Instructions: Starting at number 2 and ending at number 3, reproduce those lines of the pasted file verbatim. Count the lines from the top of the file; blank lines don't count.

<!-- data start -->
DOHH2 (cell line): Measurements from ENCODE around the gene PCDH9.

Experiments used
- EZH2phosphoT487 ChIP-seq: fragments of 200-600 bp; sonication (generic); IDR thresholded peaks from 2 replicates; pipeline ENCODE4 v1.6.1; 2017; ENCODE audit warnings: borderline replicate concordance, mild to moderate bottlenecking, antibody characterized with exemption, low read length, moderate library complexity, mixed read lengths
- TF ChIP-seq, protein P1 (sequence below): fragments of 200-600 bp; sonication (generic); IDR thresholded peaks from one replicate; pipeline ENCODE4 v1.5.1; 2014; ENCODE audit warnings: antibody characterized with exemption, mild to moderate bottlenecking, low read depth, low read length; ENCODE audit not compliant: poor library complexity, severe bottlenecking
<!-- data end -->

Experiments used
- EZH2phosphoT487 ChIP-seq: fragments of 200-600 bp; sonication (generic); IDR thresholded peaks from 2 replicates; pipeline ENCODE4 v1.6.1; 2017; ENCODE audit warnings: borderline replicate concordance, mild to moderate bottlenecking, antibody characterized with exemption, low read length, moderate library complexity, mixed read lengths